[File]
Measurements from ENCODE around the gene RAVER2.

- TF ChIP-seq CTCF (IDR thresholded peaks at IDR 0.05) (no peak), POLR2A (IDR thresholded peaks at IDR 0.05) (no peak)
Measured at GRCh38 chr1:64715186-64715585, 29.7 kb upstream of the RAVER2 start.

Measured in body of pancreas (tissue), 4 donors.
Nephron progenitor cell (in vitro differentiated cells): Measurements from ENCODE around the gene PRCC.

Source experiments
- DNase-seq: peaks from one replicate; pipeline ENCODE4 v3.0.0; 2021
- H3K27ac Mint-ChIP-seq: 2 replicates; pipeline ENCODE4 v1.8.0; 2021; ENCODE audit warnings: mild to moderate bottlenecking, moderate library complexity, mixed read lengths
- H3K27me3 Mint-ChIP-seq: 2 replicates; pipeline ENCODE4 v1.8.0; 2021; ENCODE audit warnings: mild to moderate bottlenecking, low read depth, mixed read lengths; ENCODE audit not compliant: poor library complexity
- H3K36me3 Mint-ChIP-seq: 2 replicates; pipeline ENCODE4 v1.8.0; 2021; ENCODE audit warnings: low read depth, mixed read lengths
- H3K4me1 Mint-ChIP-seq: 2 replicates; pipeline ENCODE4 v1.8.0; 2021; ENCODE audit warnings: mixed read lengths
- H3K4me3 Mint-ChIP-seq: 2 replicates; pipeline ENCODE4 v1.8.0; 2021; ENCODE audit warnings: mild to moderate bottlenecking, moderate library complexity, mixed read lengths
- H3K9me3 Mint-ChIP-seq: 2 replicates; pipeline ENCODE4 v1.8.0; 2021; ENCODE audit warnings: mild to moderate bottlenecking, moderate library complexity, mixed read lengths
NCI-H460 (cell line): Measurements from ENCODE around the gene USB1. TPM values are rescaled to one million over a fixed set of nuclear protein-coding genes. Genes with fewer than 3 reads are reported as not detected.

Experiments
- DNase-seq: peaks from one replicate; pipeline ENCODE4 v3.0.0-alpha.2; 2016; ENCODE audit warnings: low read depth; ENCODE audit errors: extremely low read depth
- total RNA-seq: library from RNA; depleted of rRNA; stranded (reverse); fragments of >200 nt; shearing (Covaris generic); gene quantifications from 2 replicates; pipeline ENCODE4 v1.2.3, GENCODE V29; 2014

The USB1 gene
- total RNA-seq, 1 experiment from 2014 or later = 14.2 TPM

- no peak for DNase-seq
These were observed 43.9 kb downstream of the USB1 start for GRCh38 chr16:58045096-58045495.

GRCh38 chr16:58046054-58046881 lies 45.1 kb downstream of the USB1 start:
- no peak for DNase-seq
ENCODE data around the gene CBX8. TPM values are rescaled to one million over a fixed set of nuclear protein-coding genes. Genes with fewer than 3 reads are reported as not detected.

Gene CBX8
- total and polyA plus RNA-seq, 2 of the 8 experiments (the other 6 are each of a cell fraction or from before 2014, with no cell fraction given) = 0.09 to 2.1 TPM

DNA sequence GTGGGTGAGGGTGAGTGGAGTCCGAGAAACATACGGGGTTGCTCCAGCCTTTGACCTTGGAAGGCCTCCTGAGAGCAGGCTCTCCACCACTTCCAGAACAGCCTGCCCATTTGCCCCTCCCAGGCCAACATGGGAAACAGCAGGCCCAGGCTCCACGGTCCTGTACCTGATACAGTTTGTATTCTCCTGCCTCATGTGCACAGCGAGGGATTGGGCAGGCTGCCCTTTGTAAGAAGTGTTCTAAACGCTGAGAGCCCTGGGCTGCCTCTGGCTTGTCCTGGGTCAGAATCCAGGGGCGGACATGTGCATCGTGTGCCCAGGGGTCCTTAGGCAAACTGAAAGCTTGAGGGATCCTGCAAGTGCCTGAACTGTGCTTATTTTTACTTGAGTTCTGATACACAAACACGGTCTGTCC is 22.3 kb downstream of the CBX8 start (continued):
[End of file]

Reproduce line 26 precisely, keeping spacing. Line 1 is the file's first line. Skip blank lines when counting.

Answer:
- total and polyA plus RNA-seq, 2 of the 8 experiments (the other 6 are each of a cell fraction or from before 2014, with no cell fraction given) = 0.09 to 2.1 TPM